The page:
Newborn Screening Reference Manual for Medical Providers
The 2015 Newborn Screening Reference Manual for Medical Providers (16MB) is now available. This resource is for Alabama medical providers who offer newborn screening and includes information regarding HIPAA and newborn screening, newborn screening specimen collection guidelines, forms for education material and specimen kits, registration instructions for accessing newborn screening results, and much more.
Secure Remote Viewer (SRV)
The Alabama Voice Response System (AVRS) will no longer be supported. Providers must register for Secure Remote Viewer (SRV) to access newborn screening results. Providers can register for SRV by completing the registration form and following the SRV instructions.
Alabama Bureau of Clinical Laboratories
The Alabama Bureau of Clinical Laboratories performs all newborn screening tests in the state and should be contacted regarding specimen collection or filter forms. If more specimen kits are needed, please complete and submit the Reorder Form. Please see the Newborn Screening Blood Collection Guidelines (1MB) for instructions regarding specimen collection.
Please be sure your contact information remains current with the state lab. You may update it by completing the Newborn Screening Provider Update form.
Congenital Zika Syndrome
Over the past year, congenital Zika virus syndrome has captured the attention of the world because of the devastating effects it can have on an infant's development. In recognition that pediatricians will require support and guidance, the American Academy of Pediatrics (AAP) created a Webinar Series on Zika Virus Syndrome. During the first webinar in this series, expert speakers provided an overview of the neurodevelopmental manifestations of congenital Zika virus syndrome. They also described how to monitor symptomatic and asymptomatic infants, including how to collaborate with specialists to ensure a continuum of care. For more information on the AAP Zika Webinar Series, please refer to their Upcoming Events information.
Critical Congenital Heart Disease (CCHD)
In June 2013, CCHD was officially added to the Alabama Newborn Screening Panel. However, many hospitals had voluntarily began screening in 2012. According to Dr. Wally F. Carlo, M.D., Division of Pediatric Cardiology at the University of Alabama at Birmingham, "As we move ahead with pulse oximetry screening, many hurdles remain. We need to ensure reporting of failed screens to Public Health and implement data tracking and quality assurance methods. I applaud the efforts of the Alabama Department of Public Health, hospitals around the state, and others for their efforts, which are benefiting our state's infants."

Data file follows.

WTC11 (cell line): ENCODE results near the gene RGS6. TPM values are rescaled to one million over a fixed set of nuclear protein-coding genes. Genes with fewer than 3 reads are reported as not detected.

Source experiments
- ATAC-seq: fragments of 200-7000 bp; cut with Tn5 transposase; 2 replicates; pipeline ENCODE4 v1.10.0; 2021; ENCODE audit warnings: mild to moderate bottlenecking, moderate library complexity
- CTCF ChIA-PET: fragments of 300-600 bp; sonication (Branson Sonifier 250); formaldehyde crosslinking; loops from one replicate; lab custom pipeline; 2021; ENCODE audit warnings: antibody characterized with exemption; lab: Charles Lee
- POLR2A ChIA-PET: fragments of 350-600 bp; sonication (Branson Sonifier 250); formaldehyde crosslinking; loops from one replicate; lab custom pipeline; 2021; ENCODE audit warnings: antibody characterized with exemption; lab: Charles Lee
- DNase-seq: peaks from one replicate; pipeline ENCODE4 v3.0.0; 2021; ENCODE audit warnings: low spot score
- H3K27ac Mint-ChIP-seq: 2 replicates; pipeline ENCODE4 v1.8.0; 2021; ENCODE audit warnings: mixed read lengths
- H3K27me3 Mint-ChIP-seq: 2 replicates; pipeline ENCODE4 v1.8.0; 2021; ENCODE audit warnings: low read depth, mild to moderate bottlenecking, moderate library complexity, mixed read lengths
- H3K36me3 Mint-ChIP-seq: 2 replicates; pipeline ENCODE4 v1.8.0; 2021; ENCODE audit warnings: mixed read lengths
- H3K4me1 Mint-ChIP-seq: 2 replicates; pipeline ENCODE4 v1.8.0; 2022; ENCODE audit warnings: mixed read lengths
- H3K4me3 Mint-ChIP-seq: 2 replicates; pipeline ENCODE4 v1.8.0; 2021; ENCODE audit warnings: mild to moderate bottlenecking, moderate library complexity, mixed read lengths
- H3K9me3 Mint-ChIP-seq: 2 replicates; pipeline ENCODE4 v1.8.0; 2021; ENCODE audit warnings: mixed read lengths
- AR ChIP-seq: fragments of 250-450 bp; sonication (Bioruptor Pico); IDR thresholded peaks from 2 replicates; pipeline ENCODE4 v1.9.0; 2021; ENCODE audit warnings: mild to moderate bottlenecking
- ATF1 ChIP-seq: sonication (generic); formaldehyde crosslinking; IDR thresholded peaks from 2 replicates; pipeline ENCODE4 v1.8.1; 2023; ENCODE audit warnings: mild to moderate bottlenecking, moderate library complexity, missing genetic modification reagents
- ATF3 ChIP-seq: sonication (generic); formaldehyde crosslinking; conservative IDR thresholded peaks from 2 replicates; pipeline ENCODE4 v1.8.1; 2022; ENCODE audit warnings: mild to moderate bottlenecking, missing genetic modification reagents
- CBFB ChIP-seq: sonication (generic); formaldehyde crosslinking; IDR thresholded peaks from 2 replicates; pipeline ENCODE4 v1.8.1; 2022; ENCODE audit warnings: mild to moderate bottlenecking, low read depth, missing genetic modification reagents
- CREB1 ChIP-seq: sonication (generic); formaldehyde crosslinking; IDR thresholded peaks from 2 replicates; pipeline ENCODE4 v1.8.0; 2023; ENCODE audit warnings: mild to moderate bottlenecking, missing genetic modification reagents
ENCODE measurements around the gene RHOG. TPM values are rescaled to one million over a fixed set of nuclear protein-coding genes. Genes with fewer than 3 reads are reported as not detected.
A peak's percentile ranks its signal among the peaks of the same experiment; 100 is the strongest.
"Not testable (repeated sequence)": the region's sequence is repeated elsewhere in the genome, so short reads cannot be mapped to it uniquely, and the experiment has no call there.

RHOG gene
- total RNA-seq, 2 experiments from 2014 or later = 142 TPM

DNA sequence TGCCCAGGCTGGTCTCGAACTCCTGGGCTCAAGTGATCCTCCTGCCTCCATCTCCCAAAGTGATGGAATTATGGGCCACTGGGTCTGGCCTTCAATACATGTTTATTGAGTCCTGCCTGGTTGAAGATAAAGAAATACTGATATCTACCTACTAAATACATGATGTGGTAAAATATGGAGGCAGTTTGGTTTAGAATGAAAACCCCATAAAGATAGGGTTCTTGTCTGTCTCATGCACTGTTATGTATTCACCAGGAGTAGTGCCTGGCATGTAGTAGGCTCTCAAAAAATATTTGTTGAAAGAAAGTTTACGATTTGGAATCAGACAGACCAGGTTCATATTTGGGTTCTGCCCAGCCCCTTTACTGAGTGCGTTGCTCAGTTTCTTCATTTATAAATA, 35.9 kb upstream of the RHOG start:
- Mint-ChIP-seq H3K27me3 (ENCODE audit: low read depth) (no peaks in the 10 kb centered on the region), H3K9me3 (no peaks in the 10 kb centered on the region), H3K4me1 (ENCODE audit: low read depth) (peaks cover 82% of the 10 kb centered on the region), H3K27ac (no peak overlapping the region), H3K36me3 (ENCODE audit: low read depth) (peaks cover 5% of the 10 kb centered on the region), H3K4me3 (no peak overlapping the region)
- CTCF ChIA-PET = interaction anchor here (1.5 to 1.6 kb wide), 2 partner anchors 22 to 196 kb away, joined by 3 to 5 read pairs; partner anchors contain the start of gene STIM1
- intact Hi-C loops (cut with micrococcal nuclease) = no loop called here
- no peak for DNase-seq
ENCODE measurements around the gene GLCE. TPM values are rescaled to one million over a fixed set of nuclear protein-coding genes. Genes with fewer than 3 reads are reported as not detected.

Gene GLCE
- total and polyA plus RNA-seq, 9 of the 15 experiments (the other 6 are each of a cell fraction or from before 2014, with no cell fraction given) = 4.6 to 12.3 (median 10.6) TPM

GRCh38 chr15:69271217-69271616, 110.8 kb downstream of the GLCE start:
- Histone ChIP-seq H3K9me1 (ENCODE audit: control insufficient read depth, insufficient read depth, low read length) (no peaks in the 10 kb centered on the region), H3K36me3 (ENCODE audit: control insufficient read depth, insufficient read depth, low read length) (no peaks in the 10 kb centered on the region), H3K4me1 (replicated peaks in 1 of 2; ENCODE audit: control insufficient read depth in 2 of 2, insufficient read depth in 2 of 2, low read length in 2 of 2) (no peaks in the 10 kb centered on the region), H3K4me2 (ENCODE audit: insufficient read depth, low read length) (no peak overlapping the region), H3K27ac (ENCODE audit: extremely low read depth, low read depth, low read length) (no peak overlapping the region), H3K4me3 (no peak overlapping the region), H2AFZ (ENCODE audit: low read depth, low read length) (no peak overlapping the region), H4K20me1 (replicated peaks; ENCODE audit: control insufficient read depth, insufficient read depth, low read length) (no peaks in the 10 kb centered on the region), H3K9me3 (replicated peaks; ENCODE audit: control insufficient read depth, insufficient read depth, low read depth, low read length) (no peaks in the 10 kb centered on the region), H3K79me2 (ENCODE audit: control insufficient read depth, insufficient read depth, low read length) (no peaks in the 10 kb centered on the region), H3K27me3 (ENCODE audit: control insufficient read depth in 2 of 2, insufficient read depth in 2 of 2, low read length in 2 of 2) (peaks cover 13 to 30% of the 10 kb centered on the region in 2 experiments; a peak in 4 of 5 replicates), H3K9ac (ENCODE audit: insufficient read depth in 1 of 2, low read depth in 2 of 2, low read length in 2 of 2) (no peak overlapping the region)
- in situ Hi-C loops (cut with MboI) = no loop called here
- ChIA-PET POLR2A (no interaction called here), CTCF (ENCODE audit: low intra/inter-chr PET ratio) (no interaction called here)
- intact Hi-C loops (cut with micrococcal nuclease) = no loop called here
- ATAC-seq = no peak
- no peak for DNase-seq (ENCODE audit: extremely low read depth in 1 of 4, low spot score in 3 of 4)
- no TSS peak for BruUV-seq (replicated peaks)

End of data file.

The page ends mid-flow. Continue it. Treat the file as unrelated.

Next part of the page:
The Alabama Newborn Screening Program provided a written copy of the Hospital Guidelines for Implementing Pulse Oximetry Screening (6MB) in 2012 to all Alabama birthing facilities.
Alabama Early Intervention System (AEIS)
Early intervention is a coordinated, family-focused system of resource access, supports and services for eligible infants and toddlers, ages birth to 3 years who have developmental delays. AEIS is a statewide system that offers eligible families the opportunity to receive appropriate services, including assistive technology, audiology, family therapy, nursing, nutrition, occupational therapy, psychological services, service coordination, special instruction, social work, speech language pathology, medical services, transportation, vision and health services, and physical therapy. AEIS helps families learn about resources, supports and services that are available and how to care for the child who has special needs.
If you believe a child would benefit from these services then complete the Child Find Referral Form and fax to 334-293-7393 or call 1-800-543-3098 for more information.
Obstetric Provider Information
The American College of Obstetricians and Gynecologists published an article, Newborn Screening and the Obstetrician, which recommends as a best practice to educate parents about the importance of newborn screening for heritable and congenital disorders prior to delivery. According to the authors of this article, obstetric providers should, at some time during pregnancy, review the basic process of newborn screening with parents to prepare them for newborn screening in the neonatal period. In addition, it is encouraged that verbal discussion and distribution of written materials be incorporated.
Obstetric providers have a significant role to inform expectant parents that newborn screening is routine and can save lives. Below are some resources available for obstetric providers.